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Far Cry 3 Blood Dragon Review

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On 04/30/2013 at 12:00 PM by Travis Hawks

It’s time to be honest and admit that games could use more silly, stupid motivations to shoot stuff.

You better play this, [motherfather]!

Basing an entire game around a gag is risky. What if the joke isn’t funny? What if it peters out after the first twenty minutes? So much could go wrong centering a game entirely on a goof. Thankfully, Ubisoft Montreal went all in with their giant farce, Far Cry 3: Blood Dragon, and scored a big win.  By weaving well-crafted jokes into a quality shooter, they’ve created the perfect game for fans of satire and game-bullets that should inspire other devs to cool it on the artsy-fartsy stuff every once in a while.

Set in an ‘80s vision of 2007 after multiple apocalypses and Vietnam War II, Blood Dragon pits your part-cyborg character, Sergeant Rex Power Colt, against a madman who plans to make the ruined future even worse. It’s a ridiculously perfect story, allowing Rex to traipse around an island littered with enemy outposts and future-critters (like cyber sharks) between taking dips into the main story.  A story that encapsulates everything about stupid ‘80s action movies and video games and also pokes a few jabs at modern games, including vanilla Far Cry 3

Where Far Cry 3 forced you to endure a narrative that tried so hard to be so serious and failed gloriously, Blood Dragon provides the same activities without all of that highfalutin coming-of-age flimflam. The missions are set up similarly, allowing you to use several approaches to reach your goal, whether it’s rescuing someone, blowing up a thing, or escaping with your life.  You can typically approach a situation with stealth or balls-to-the-wall shootin’, with a few exceptions.  Some scenarios only allow for one basic approach, but it’s normally due to it being a tightly scripted -- and therefore highly humorous -- bit of the story.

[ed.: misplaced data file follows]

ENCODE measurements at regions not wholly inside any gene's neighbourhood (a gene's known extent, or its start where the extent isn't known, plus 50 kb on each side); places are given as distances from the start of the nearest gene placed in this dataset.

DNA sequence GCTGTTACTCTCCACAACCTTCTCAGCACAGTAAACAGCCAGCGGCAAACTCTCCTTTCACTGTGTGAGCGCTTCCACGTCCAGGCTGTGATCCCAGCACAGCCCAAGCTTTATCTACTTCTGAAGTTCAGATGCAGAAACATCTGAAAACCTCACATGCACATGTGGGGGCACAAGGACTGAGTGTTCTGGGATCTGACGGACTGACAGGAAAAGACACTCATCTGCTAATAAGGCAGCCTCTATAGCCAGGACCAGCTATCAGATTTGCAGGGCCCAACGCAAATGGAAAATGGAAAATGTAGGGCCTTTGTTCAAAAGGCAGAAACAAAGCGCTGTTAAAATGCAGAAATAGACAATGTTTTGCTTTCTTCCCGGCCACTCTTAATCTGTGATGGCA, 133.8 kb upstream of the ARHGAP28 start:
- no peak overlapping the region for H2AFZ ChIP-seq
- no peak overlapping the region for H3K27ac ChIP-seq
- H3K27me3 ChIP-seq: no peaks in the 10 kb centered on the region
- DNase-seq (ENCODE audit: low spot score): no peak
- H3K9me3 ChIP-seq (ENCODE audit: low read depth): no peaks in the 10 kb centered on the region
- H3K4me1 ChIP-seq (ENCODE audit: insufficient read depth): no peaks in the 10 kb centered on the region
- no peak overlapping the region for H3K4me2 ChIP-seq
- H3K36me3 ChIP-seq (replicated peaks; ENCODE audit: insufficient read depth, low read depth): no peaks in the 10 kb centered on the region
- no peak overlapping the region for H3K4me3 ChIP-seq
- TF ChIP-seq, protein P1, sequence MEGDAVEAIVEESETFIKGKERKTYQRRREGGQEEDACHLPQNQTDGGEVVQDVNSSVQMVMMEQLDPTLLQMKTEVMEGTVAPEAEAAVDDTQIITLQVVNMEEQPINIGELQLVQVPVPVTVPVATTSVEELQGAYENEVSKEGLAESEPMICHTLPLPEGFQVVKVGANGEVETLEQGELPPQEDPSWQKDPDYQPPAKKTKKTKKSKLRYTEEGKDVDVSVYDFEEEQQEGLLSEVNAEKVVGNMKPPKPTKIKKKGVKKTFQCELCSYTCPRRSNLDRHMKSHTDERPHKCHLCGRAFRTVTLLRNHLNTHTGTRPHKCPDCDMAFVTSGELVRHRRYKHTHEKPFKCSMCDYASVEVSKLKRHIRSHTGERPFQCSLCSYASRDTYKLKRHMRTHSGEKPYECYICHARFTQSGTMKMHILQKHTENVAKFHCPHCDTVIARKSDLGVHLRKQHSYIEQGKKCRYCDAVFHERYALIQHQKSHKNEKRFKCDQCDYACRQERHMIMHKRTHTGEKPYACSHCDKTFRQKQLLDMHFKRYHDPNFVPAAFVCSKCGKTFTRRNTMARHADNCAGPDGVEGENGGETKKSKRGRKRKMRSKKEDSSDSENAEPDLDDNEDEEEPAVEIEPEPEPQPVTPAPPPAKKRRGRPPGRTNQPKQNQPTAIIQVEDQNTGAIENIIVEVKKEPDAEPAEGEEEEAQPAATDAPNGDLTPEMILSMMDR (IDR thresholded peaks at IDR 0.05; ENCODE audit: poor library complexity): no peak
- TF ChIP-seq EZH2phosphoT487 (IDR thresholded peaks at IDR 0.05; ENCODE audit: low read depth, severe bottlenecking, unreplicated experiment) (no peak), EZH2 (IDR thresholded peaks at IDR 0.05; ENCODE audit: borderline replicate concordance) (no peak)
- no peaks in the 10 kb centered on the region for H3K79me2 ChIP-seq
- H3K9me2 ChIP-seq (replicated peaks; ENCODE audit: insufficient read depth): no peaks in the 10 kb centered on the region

You can get all of your open-ended fun while exploring the island in between missions. You’ve got an entire landscape filled with enemy outposts to capture and other little side quests to tackle in the post-post-apocalyptic landscape.  Taking over outposts provides you with the option to snipe cyber soldiers from afar, to set blood dragons loose inside the confines to do the dirty work for you, or to carry out any other imaginative scheme you can devise.  In these battles and other little errands you can take on, witnessing the interacting systems of the game world is the most satisfying.

Not only can you unleash a blood dragon on patrolling soldiers, but sneaking around just might catch the eye of a roving future-tiger, slaughtering you in the bushes before you can fire a shot (clever girl).  The world cuts both ways, and that’s what makes it challenging and fun.

The world’s aesthetics took some adjustment since everything takes place under a darkened red sky and not the sun-dappled tropics of Far Cry 3.  At the start, the visuals didn’t get me very interested in just poking around, but each of the quests gave me plenty of reason to explore the environment until I eventually realized I had grown to like the unusual color palette.

There really is quite a bit to do on this little island, although don’t be disappointed that it’s not as expansive as its big brother; this is a downloadable title after all.  I think the amount of content is just about right, though.  There’s going to be a definite wall that the game’s humor hits, which is possibly right after you finish wringing out every bit of content available. (I’m still laughing at plenty of jokes in my post-game exploits). Even if you do enjoy just roaming around without specific tasks, when you kill wildlife or roaming patrols, you’ll earn experience points that level up your character and unlock skills, so there’s reason to walkabout in between missions.